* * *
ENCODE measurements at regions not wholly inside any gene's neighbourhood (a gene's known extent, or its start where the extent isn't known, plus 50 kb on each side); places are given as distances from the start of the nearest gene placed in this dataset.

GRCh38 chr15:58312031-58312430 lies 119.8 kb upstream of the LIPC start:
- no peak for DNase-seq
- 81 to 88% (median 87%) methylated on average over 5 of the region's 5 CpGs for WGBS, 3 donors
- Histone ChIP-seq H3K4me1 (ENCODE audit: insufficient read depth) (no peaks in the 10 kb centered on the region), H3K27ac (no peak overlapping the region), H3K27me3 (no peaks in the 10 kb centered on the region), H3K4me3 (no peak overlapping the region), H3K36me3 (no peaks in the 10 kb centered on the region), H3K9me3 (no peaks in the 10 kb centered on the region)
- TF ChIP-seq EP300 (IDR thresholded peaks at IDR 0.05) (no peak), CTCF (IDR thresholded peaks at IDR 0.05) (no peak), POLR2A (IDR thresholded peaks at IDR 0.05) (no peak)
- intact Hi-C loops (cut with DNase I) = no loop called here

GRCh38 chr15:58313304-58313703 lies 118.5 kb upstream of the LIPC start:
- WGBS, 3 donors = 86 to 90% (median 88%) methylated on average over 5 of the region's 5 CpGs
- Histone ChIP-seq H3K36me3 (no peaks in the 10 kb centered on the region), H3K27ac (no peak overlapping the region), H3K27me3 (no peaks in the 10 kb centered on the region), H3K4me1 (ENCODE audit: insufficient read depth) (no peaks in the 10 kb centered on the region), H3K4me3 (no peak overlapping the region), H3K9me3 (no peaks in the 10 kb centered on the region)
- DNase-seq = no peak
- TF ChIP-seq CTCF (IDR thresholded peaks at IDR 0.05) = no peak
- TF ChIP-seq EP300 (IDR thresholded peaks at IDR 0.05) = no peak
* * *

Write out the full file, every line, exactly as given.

ENCODE measurements at regions not wholly inside any gene's neighbourhood (a gene's known extent, or its start where the extent isn't known, plus 50 kb on each side); places are given as distances from the start of the nearest gene placed in this dataset.

GRCh38 chr15:58312031-58312430 lies 119.8 kb upstream of the LIPC start:
- no peak for DNase-seq
- 81 to 88% (median 87%) methylated on average over 5 of the region's 5 CpGs for WGBS, 3 donors
- Histone ChIP-seq H3K4me1 (ENCODE audit: insufficient read depth) (no peaks in the 10 kb centered on the region), H3K27ac (no peak overlapping the region), H3K27me3 (no peaks in the 10 kb centered on the region), H3K4me3 (no peak overlapping the region), H3K36me3 (no peaks in the 10 kb centered on the region), H3K9me3 (no peaks in the 10 kb centered on the region)
- TF ChIP-seq EP300 (IDR thresholded peaks at IDR 0.05) (no peak), CTCF (IDR thresholded peaks at IDR 0.05) (no peak), POLR2A (IDR thresholded peaks at IDR 0.05) (no peak)
- intact Hi-C loops (cut with DNase I) = no loop called here

GRCh38 chr15:58313304-58313703 lies 118.5 kb upstream of the LIPC start:
- WGBS, 3 donors = 86 to 90% (median 88%) methylated on average over 5 of the region's 5 CpGs
- Histone ChIP-seq H3K36me3 (no peaks in the 10 kb centered on the region), H3K27ac (no peak overlapping the region), H3K27me3 (no peaks in the 10 kb centered on the region), H3K4me1 (ENCODE audit: insufficient read depth) (no peaks in the 10 kb centered on the region), H3K4me3 (no peak overlapping the region), H3K9me3 (no peaks in the 10 kb centered on the region)
- DNase-seq = no peak
- TF ChIP-seq CTCF (IDR thresholded peaks at IDR 0.05) = no peak
- TF ChIP-seq EP300 (IDR thresholded peaks at IDR 0.05) = no peak